Whatever the model used, its validation requires to compare simulation results to measurements. However, in the case of Joule losses in clamping devices, it is not a trivial task to isolate them from experimental measurements. The present work deals with a way to achieve that by means of the use of a power balance where the iron losses are obtained from numerical calculations [10]. The principle of the proposed approach is highlighted through the study of a simplified experimental device.
The present paper is divided into three parts. The first one presents the experimental test bench along with its numerical model.
The second part is devoted to the approach proposed to access experimentally the Joule losses induced in the clamping plate. To well justify its use, a first preliminary study is carried out in order to highlight the need of determining the induced currents with the presence of the magnetic core. Then, the proposed approach to yield the Joule losses in the clamping device is presented.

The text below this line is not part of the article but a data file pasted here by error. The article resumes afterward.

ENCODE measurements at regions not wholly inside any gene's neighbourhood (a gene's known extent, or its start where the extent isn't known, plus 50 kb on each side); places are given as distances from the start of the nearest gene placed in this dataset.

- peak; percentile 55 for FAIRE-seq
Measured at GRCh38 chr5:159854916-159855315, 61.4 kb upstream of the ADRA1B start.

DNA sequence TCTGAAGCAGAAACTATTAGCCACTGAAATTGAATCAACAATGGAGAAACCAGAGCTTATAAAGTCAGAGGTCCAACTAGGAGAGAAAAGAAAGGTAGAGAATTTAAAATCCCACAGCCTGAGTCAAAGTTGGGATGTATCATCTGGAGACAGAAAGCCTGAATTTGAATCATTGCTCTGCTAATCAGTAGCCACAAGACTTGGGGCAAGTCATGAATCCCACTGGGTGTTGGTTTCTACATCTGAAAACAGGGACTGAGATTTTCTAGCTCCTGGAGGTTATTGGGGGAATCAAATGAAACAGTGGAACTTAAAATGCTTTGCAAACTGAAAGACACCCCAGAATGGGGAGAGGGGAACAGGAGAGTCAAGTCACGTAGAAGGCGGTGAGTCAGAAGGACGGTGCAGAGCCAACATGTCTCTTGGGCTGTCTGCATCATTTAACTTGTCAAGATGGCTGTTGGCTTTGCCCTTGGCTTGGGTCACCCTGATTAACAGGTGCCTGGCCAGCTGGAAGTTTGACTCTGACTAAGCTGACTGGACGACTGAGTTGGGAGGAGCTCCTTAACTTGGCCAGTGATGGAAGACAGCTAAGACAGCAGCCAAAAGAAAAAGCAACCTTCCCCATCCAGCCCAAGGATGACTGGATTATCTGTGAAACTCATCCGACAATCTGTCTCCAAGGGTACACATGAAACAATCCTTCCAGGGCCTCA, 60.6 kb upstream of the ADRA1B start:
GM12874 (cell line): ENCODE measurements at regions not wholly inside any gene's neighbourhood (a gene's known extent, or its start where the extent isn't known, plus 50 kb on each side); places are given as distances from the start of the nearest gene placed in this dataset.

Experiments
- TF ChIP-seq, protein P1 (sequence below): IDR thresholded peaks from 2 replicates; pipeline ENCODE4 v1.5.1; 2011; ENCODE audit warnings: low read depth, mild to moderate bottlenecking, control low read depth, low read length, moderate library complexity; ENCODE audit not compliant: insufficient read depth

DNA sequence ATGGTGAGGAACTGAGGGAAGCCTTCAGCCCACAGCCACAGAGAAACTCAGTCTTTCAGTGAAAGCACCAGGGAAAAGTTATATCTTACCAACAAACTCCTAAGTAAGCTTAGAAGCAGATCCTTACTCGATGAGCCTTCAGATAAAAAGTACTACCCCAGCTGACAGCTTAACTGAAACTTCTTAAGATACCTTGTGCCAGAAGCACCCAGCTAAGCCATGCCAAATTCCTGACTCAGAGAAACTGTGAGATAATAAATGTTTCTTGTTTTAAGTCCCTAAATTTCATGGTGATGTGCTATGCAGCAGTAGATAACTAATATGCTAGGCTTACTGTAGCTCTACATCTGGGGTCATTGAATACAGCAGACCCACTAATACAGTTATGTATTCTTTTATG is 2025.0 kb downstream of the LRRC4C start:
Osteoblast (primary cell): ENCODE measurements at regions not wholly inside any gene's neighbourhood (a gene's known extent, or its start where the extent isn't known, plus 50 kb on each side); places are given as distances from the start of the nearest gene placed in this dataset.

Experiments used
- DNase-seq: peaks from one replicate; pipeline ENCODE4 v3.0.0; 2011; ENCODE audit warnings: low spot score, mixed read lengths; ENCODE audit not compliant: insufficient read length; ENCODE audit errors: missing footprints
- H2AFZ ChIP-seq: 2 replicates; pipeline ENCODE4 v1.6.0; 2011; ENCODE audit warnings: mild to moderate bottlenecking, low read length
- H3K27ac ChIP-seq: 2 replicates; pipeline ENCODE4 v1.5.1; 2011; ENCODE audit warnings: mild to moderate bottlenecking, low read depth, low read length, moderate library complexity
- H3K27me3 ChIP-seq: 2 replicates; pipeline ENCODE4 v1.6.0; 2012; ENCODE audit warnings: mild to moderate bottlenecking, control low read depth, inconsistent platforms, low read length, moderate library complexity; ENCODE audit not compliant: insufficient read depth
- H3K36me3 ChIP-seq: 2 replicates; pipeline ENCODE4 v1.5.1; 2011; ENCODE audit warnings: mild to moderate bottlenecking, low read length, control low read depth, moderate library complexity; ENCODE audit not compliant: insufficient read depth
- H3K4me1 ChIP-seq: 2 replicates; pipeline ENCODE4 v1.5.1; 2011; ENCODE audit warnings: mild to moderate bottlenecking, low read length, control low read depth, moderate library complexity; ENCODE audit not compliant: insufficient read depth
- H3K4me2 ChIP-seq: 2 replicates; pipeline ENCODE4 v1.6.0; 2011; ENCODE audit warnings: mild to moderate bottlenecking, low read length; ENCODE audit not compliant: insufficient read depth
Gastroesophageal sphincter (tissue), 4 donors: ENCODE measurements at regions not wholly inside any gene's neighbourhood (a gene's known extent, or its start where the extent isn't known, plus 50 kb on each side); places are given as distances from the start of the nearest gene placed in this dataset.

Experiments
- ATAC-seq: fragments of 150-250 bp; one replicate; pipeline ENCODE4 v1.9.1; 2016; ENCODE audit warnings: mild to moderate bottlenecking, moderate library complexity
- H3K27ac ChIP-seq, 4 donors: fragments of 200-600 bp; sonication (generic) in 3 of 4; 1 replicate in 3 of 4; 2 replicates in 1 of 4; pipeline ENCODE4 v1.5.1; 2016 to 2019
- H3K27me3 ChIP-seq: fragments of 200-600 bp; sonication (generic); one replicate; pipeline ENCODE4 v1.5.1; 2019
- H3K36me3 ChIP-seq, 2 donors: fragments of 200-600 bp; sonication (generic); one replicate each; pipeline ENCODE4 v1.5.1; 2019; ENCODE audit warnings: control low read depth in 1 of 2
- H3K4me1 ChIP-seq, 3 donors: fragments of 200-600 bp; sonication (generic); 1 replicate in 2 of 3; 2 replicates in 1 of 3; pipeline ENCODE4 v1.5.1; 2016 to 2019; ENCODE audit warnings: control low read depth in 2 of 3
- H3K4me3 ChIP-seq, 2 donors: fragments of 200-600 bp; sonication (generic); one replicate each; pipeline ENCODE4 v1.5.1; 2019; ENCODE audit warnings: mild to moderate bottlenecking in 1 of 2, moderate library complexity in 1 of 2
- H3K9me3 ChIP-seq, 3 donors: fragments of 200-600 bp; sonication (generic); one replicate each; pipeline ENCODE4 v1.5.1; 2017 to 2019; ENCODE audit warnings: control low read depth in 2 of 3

In the last part, the experimental setup to characterise the magnetic properties of the stator sheets is introduced. The experimental B(H) curves are approximated at different frequencies and the parameters of the model to determine the iron losses are identified. Simulation results, in terms of iron losses for different frequencies and excitation current amplitudes are compared to measurements showing good agreement.
Finally, some conclusions are outlined at the end of the paper as well as the planned future works.
2.1 Experimental setup
The experimental bench is constituted of a stator with stacked M600-65A electrical steel laminations and a clamping device. In a classical machine, the latter allows maintaining mechanical pressure on the stator laminations. It is constituted of a clamping plate and a stator sheet that supports pressure fingers of the same material as the plate as shown in Figure 1.
a
b
Figure 1. Clamping plate (a) and pressure fingers (b)